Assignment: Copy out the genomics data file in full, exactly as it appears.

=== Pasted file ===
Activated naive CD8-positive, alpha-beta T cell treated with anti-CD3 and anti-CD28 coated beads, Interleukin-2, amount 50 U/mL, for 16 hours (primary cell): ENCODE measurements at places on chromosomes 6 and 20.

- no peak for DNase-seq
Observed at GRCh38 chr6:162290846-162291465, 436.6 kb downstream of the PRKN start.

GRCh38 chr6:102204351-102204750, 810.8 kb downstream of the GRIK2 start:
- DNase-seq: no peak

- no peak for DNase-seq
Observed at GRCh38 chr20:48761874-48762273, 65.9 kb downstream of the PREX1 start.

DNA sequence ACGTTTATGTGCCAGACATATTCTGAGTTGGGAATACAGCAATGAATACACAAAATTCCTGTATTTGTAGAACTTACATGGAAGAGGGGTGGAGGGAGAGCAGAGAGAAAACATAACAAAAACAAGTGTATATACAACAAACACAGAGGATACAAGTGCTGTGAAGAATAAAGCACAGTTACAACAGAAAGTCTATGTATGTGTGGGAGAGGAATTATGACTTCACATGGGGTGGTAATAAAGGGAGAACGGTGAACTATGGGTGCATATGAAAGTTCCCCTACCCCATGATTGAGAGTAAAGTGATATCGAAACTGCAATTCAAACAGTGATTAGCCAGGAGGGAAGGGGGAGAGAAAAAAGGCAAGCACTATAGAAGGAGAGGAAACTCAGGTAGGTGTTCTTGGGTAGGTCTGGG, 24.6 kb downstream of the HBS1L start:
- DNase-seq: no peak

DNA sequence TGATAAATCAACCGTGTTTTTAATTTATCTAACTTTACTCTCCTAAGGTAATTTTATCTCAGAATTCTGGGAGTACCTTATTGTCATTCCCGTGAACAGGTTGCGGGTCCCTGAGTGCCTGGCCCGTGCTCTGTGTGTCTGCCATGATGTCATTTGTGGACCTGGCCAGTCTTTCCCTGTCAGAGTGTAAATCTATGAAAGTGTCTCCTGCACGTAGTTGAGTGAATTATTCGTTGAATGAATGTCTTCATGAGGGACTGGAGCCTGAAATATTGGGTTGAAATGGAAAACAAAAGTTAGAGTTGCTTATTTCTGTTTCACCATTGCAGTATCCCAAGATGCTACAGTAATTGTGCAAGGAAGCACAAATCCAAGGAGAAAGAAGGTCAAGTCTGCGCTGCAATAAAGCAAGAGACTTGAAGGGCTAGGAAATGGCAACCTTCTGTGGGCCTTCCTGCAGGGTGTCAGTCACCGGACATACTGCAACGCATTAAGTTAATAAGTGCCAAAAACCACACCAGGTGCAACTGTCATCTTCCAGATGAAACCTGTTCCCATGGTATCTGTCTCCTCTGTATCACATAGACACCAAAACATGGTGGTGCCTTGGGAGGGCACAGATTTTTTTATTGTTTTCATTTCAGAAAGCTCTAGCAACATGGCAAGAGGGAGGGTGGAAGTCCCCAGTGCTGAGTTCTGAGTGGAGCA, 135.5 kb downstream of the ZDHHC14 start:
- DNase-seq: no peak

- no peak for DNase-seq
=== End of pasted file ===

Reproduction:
Activated naive CD8-positive, alpha-beta T cell treated with anti-CD3 and anti-CD28 coated beads, Interleukin-2, amount 50 U/mL, for 16 hours (primary cell): ENCODE measurements at places on chromosomes 6 and 20.

- no peak for DNase-seq
Observed at GRCh38 chr6:162290846-162291465, 436.6 kb downstream of the PRKN start.

GRCh38 chr6:102204351-102204750, 810.8 kb downstream of the GRIK2 start:
- DNase-seq: no peak

- no peak for DNase-seq
Observed at GRCh38 chr20:48761874-48762273, 65.9 kb downstream of the PREX1 start.

DNA sequence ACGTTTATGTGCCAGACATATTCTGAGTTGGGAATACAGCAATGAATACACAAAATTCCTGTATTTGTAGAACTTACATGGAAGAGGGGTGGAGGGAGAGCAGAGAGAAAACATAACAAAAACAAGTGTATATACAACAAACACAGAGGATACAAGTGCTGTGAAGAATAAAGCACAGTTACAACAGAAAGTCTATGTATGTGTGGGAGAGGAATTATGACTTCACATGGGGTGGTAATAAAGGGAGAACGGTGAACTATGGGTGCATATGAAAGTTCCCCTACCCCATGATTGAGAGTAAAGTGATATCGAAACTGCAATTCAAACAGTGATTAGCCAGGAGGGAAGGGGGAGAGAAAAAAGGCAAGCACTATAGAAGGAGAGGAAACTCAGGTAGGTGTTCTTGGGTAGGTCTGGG, 24.6 kb downstream of the HBS1L start:
- DNase-seq: no peak

DNA sequence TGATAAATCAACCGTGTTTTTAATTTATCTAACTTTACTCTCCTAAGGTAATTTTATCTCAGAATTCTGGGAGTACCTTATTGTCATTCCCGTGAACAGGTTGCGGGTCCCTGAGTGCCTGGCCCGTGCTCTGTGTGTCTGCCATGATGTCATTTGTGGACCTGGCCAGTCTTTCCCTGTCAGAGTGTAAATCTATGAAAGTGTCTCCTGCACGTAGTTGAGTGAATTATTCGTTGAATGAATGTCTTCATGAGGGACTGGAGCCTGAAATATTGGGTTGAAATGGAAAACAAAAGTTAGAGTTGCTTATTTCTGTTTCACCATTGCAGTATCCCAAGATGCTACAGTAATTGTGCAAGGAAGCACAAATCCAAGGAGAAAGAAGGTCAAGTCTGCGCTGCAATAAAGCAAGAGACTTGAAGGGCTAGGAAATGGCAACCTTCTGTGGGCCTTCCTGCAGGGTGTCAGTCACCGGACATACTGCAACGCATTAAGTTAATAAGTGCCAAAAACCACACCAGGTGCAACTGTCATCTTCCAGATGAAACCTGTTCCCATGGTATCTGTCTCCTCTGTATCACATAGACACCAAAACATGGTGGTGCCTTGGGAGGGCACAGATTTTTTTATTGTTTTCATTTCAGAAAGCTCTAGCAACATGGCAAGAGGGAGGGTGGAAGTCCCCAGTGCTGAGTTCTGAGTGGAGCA, 135.5 kb downstream of the ZDHHC14 start:
- DNase-seq: no peak

- no peak for DNase-seq